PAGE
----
This article originally appeared in The Herald Newspaper (Scotland) on December 26 2011, under the heading: Out With The Old – The Highs of 2011. Herald Critics Look Back At A Jam-Packed Year of Arts.
As global major labels misfired and local DIY imprints thrived, 2011 proved to be an excellent year for the Scottish album.
Five records in particular enriched our contemporary rock and pop canon. They traced, then re-drafted, our musical landscape; they said new and important things in their own language; they felt grounded in Scotland yet universal. And they sounded unlike anything else.
Arab Strap’s Aidan Moffat has been one of our most striking voices since the mid-nineties, but his poignant dalliance with avant-pop prophet Bill Wells, Everything’s Getting Older (Chemikal Underground), heralded a landmark release. Wells’ heavenly melodies and piano motifs provided a gorgeous musical backdrop for Moffat’s poetic odes to love, life, death and the passage of time.
Time passing was also a keynote in King Creosote and Jon Hopkins’ Mercury-shortlisted Diamond Mine (Domino). King Creosote – aka Kenny Anderson – is a more abstract lyricist than Moffat, but his exquisite allusions to relationships and growing older were equally affecting. The Fife-inspired psalms, which spanned Anderson’s adult life, were reworked by electronic alchemist Jon Hopkins into a hypnotic, sublime, nigh-classical suite.
Classical music has long been a touchstone in the instrumental epics of Remember Remember, largely due to the influence of Steve Reich and Philip Glass, but their mesmeric second LP also drew on Middle Eastern modes, krautrock and pagan ceremonials. The Quickening was released on Mogwai’s Rock Action Records, and like their label bosses (whose 2011 opus Hardcore Will Never Die, But You Will was also outstanding), Remember Remember’s instrumentals speak volumes. Although unsettling at times, The Quickening’s over-arching message was one of hope.
Day-glo rave-pop wunderkind Rustie also exploited instrumental music as a conduit for optimism – his incandescent debut, Glass Swords (Warp) packed a hyperactive punch of hip-hop, MOR and happy hardcore – while Muscles of Joy lived up their name with a forceful blast of folk-punk rapture on their eponymous debut (Watts of Goodwill). From psalm-singing to art-pop, the album’s primitive arias established the all-female a cappella seven-piece as one of our most vital contemporary acts.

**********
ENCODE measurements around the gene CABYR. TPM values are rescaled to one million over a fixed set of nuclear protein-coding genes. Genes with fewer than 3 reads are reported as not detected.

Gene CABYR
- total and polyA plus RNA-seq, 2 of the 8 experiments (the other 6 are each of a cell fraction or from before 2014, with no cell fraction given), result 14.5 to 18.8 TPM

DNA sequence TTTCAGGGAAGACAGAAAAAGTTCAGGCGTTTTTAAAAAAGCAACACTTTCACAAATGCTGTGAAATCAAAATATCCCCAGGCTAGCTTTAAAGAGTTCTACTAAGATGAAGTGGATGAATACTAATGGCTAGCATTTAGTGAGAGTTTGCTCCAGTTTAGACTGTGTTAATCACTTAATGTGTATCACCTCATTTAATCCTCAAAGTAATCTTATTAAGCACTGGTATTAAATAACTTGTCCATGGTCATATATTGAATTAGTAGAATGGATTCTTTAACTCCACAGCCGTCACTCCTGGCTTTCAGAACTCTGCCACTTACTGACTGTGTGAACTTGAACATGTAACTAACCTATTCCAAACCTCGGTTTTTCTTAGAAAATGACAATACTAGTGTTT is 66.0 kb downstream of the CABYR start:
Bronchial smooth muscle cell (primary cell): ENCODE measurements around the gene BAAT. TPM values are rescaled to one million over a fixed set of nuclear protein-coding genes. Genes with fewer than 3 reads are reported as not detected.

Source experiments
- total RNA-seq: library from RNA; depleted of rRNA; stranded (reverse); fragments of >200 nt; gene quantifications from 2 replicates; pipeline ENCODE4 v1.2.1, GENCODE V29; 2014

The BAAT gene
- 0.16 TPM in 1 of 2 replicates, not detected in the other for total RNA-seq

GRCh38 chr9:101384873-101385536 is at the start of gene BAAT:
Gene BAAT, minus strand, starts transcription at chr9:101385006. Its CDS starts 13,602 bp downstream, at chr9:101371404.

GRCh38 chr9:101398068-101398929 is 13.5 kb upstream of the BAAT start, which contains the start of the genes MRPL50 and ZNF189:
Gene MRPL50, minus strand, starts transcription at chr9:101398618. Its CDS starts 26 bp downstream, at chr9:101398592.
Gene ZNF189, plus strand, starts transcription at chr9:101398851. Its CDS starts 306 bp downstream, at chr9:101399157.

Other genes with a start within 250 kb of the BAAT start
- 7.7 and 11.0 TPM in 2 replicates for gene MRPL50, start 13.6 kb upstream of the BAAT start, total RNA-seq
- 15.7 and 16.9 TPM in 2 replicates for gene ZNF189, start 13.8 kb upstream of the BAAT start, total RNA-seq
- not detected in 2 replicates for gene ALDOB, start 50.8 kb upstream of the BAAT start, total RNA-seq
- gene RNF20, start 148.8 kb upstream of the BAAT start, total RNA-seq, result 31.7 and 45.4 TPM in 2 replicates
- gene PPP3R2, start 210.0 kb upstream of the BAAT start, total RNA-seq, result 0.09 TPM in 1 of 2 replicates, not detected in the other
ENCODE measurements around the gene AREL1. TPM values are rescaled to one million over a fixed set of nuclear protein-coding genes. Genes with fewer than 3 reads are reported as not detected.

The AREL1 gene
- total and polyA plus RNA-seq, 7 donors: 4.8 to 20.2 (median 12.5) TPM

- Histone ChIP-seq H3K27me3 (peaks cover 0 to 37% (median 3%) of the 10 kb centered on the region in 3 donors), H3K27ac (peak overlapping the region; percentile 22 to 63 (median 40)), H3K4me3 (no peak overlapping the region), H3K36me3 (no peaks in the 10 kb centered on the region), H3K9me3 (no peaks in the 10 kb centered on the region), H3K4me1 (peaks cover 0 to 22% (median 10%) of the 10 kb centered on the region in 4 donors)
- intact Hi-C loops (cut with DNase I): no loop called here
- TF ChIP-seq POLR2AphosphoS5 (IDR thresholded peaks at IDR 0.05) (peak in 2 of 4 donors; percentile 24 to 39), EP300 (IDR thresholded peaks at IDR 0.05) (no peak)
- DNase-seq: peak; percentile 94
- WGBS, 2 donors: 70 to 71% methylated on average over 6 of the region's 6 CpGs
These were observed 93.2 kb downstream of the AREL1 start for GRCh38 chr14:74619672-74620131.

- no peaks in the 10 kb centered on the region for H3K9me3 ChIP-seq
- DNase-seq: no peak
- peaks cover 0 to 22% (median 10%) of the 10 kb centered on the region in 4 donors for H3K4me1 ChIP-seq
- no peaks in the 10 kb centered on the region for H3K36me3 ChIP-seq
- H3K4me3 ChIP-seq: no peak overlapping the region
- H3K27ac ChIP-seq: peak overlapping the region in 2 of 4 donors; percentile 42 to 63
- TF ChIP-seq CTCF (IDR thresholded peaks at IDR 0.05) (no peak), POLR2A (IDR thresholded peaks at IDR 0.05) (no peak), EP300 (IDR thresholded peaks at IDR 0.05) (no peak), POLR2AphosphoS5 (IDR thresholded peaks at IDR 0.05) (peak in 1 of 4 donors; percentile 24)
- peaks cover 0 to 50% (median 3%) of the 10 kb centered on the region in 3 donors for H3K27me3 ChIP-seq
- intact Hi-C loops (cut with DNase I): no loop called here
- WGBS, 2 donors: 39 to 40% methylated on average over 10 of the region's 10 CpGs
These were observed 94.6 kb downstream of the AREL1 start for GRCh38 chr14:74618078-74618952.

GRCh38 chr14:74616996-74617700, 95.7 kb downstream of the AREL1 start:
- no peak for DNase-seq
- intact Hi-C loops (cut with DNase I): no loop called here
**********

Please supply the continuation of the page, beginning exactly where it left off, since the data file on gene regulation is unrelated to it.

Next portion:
(Muscles of Joy – Coins Across His Hips)
It’s worth nothing that each of these five albums was released on an independent label, and that only two of these (Warp and Domino) are not based in Scotland. While Glasgow’s Chemikal Underground and King Creosote’s Fife-based Fence Records continue to thrive after 15 years, this year’s wealth of first-rate albums reflects a groundswell in newer grassroots imprints.
Glasgow’s Olive Grove Records issued a must hear anthology of pastoral alt-folk thanks to The Son(s) eponymous debut, and they also unleashed Yearlings, the raucous, fun-time calling card from Dundee noise-poppers Pensioner. Edinburgh’s Song, by Toad, meanwhile, pulled a blinder with Weald – the hair-raising doom-folk debut from adopted son of Edinburgh Rob St John.
(Rob St John – Sargasso Sea)
Some artists took matters into their own hands, and self-released terrific albums like Monoganon’s folk-rock charmer, Songs To Swim To; Jonnie Common’s remix anthology, Deskjob, and slow-core sextet Happy Particles’ bid for Blue Nile-via-Sigur Ros bliss with Under Sleeping Waves.
This year also saw Scottish labels and artists dabbling with increasingly creative (and picturesque) physical formats. Song, by Toad and Fence re-released two stand-out 2010 albums on heavy vinyl in 2011 – the former with Meursault’s alt-rock tour de force All Creatures Will Make Merry, and the latter with Kid Canaveral’s indie-pop hoopla Shouting at Wildlife – while a couple of recent must have releases were issued on yellow cassette (with download code). They were Adam Stafford’s folk-pop marvel Build A Harbour Immediately (through his Wiseblood Industries label) and Wounded Knee’s primal-folk knees-up House Music (via Edinburgh imprint Gerry Loves, whose recorded artefacts are uniformly beautiful).
Electro-folk trio FOUND, meanwhile, released a kraut-pop delight in Factorycraft (Chemikal Underground), then gave a whole new meaning to the phrase “music consumption” when they released the single Anti-Climb Paint on chocolate seven-inch.
For every slice of edible vinyl or day-glo tape, there came predictable (and necessary) debate about the pros and cons of digital availability and music downloading. While there are no easy or definitive answers, such heated and on-going argument is surely the sign of an industry in passionately rude health.
It is guaranteed that as soon as I file this piece, I’ll recall more great albums that have shaped this vintage year in Scottish pop. This embarrassment of riches is testament to an independent music scene that is fired-up, eclectic, inventive and optimistic. It’s a thrilling place to be.
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POST SCRIPT: I knew I would neglect at least one Scottish album that I’ve loved this year in my 2011 round-up, and so it was. Take a bow, Conquering Animal Sound, whose gossamer machine-folk opus Kammerspiel, is brilliant. I wrote a review of it for The List back in February. Curse my bad memory…
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